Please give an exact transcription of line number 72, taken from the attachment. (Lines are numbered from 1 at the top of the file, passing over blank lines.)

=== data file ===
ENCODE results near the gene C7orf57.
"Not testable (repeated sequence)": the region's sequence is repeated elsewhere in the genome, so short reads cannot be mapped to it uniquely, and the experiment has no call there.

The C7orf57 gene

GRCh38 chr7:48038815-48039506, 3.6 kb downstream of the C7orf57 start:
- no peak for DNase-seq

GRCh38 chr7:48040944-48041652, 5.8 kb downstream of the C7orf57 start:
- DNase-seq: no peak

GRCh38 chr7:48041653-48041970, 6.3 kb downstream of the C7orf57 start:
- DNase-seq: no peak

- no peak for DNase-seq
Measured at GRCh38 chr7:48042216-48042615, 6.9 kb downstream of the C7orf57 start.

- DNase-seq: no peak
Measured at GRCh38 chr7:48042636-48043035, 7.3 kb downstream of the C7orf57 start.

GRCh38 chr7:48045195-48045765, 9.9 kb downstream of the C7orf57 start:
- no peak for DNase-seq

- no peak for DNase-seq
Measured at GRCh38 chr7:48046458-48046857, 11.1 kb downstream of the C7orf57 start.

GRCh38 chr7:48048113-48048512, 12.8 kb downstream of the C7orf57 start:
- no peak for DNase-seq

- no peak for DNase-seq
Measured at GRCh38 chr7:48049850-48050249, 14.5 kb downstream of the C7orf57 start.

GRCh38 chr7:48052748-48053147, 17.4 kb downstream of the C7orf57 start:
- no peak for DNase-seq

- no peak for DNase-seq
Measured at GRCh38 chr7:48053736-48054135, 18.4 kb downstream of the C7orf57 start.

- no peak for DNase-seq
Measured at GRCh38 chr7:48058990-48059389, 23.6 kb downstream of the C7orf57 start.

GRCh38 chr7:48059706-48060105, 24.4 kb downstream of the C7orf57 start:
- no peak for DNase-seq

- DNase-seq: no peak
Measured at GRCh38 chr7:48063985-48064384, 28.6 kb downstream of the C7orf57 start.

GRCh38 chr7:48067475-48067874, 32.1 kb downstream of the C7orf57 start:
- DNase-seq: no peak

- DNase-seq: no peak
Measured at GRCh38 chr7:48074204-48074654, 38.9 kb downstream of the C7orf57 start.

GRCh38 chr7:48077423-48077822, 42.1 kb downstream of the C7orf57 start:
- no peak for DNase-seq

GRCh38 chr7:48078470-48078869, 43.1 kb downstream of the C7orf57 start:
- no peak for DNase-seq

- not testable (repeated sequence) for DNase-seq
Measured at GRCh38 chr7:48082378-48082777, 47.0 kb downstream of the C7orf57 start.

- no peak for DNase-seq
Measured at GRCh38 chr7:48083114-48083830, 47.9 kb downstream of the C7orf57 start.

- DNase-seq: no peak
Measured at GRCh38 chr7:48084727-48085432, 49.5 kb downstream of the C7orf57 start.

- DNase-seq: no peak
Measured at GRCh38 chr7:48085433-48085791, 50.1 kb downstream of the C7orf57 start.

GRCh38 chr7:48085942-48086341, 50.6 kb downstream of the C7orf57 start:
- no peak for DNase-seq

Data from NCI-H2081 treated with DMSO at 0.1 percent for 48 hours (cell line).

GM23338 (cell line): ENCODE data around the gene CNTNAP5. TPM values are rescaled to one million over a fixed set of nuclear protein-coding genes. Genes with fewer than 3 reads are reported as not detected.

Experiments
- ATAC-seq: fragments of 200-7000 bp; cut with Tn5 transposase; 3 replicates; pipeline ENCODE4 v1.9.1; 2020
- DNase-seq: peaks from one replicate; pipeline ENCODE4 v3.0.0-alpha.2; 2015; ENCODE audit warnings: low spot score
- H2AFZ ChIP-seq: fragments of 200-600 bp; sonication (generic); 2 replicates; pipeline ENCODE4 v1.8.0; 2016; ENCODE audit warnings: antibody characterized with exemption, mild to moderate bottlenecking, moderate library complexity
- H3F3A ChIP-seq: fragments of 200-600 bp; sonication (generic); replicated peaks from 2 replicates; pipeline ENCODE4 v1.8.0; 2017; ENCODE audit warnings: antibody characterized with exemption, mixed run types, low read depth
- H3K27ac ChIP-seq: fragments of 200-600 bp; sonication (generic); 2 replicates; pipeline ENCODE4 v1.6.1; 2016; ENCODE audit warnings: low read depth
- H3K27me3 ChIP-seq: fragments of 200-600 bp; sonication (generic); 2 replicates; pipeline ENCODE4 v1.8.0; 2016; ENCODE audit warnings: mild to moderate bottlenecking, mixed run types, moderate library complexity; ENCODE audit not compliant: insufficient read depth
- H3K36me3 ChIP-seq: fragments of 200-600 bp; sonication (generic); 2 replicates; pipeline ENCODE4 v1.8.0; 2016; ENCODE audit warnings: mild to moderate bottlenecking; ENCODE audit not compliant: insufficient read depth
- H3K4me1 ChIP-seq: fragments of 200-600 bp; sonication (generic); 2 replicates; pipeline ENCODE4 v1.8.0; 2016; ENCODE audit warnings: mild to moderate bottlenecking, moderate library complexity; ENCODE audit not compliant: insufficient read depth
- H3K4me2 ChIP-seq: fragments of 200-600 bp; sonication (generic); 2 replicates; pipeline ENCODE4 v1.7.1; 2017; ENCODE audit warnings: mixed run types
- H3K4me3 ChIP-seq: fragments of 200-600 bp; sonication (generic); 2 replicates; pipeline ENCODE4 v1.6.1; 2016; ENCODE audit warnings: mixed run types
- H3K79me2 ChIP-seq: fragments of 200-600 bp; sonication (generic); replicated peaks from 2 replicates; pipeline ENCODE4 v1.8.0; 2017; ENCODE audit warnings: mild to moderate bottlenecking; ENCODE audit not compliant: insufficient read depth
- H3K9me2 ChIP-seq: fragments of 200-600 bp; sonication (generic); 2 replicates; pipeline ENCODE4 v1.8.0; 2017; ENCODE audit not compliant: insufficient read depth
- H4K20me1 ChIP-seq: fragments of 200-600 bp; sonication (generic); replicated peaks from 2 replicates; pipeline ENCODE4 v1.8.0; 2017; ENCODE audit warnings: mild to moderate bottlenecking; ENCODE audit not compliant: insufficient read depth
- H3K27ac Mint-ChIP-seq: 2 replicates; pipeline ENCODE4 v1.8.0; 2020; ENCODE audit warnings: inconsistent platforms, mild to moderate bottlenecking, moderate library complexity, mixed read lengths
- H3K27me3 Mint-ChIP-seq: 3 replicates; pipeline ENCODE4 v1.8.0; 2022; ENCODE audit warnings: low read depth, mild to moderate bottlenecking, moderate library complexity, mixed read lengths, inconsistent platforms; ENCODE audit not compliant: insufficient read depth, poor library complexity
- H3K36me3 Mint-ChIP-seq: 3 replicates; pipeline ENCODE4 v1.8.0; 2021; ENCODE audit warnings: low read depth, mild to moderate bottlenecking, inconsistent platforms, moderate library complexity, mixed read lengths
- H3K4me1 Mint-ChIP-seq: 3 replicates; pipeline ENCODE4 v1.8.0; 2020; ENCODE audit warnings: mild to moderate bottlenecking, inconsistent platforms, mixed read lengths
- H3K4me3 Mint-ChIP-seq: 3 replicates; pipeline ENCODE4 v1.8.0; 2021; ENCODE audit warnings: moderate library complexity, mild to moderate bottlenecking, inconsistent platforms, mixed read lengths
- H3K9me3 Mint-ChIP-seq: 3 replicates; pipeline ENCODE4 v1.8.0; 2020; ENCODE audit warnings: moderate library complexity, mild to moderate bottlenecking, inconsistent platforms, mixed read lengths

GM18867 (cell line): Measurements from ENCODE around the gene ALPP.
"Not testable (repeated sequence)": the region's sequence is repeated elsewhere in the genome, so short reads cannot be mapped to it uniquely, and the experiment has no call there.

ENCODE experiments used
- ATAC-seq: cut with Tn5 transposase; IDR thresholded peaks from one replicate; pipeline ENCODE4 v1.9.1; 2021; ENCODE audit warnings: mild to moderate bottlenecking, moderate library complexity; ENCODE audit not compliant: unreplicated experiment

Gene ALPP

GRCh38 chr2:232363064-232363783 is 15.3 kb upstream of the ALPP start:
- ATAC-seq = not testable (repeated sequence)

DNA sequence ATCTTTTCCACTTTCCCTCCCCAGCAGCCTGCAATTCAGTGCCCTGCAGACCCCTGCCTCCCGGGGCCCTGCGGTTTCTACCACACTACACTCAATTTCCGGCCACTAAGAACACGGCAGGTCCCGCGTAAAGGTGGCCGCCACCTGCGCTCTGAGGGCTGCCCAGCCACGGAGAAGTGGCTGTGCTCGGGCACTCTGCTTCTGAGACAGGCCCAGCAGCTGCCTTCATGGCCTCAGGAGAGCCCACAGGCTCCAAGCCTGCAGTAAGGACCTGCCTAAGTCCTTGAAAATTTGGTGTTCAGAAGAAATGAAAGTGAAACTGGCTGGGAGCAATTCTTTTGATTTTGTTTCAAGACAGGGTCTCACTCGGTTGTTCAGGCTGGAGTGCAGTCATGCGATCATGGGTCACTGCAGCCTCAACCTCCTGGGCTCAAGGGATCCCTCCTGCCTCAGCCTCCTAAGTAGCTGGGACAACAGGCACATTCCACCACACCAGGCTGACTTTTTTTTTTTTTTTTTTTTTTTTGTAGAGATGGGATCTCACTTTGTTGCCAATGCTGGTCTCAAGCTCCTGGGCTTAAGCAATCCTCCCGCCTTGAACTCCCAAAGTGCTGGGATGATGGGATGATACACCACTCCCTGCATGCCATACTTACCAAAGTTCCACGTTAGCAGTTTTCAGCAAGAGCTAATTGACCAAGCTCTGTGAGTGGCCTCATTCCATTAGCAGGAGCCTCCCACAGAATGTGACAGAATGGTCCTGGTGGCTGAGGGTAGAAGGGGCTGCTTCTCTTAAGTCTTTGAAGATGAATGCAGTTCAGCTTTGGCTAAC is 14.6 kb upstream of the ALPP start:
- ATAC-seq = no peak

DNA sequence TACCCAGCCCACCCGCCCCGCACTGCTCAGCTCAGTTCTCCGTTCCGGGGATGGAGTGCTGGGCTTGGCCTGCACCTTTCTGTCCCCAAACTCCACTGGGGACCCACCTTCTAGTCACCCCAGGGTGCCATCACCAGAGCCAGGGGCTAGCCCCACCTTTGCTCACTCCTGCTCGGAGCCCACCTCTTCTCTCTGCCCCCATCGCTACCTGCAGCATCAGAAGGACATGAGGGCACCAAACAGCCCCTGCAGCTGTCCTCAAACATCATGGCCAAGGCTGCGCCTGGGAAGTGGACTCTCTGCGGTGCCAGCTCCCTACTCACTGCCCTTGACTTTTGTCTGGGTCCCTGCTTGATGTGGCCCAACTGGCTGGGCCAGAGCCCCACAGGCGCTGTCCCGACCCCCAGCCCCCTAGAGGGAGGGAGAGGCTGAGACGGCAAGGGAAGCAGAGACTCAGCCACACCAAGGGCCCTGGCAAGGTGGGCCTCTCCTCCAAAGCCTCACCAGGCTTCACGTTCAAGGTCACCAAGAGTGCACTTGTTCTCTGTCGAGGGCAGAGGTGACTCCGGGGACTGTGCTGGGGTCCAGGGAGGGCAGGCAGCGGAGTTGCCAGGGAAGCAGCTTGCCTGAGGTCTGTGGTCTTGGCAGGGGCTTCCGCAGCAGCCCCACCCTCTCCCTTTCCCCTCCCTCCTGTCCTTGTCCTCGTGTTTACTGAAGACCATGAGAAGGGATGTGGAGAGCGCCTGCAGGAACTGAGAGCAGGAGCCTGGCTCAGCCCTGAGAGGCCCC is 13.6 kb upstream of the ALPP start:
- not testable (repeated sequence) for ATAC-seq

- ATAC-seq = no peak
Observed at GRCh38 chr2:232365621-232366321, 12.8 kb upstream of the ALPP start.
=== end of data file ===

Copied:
GM18867 (cell line): Measurements from ENCODE around the gene ALPP.